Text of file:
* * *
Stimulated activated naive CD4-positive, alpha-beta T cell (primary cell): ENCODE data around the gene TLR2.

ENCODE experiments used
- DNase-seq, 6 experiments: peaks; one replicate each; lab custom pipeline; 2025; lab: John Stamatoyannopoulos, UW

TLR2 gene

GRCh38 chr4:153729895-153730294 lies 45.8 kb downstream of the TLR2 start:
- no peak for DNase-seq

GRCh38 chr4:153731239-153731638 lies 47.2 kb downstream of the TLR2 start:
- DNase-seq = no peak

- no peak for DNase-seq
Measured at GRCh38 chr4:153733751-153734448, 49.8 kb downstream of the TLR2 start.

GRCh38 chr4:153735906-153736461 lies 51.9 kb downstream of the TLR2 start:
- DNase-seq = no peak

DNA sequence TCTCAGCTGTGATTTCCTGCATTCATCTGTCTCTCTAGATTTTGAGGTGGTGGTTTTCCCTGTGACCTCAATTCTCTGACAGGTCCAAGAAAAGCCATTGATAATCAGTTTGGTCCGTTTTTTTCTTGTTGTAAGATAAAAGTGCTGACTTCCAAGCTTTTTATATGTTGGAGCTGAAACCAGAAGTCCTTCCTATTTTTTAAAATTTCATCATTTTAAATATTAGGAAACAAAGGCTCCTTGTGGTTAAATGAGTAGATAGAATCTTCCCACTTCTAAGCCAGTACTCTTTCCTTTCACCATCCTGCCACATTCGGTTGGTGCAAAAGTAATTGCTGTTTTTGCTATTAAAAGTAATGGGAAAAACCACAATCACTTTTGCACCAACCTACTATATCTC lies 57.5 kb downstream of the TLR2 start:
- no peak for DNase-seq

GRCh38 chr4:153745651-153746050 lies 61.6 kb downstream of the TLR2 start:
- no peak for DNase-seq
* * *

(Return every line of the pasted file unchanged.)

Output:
Stimulated activated naive CD4-positive, alpha-beta T cell (primary cell): ENCODE data around the gene TLR2.

ENCODE experiments used
- DNase-seq, 6 experiments: peaks; one replicate each; lab custom pipeline; 2025; lab: John Stamatoyannopoulos, UW

TLR2 gene

GRCh38 chr4:153729895-153730294 lies 45.8 kb downstream of the TLR2 start:
- no peak for DNase-seq

GRCh38 chr4:153731239-153731638 lies 47.2 kb downstream of the TLR2 start:
- DNase-seq = no peak

- no peak for DNase-seq
Measured at GRCh38 chr4:153733751-153734448, 49.8 kb downstream of the TLR2 start.

GRCh38 chr4:153735906-153736461 lies 51.9 kb downstream of the TLR2 start:
- DNase-seq = no peak

DNA sequence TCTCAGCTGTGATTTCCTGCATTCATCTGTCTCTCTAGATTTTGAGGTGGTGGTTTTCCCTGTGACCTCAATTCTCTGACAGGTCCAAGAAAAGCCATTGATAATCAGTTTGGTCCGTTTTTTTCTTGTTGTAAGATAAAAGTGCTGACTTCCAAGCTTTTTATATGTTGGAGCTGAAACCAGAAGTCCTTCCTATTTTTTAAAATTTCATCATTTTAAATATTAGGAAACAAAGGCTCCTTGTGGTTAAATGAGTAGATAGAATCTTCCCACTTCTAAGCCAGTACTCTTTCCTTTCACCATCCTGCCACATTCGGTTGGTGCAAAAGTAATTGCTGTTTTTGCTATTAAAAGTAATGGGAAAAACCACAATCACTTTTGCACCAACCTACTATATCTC lies 57.5 kb downstream of the TLR2 start:
- no peak for DNase-seq

GRCh38 chr4:153745651-153746050 lies 61.6 kb downstream of the TLR2 start:
- no peak for DNase-seq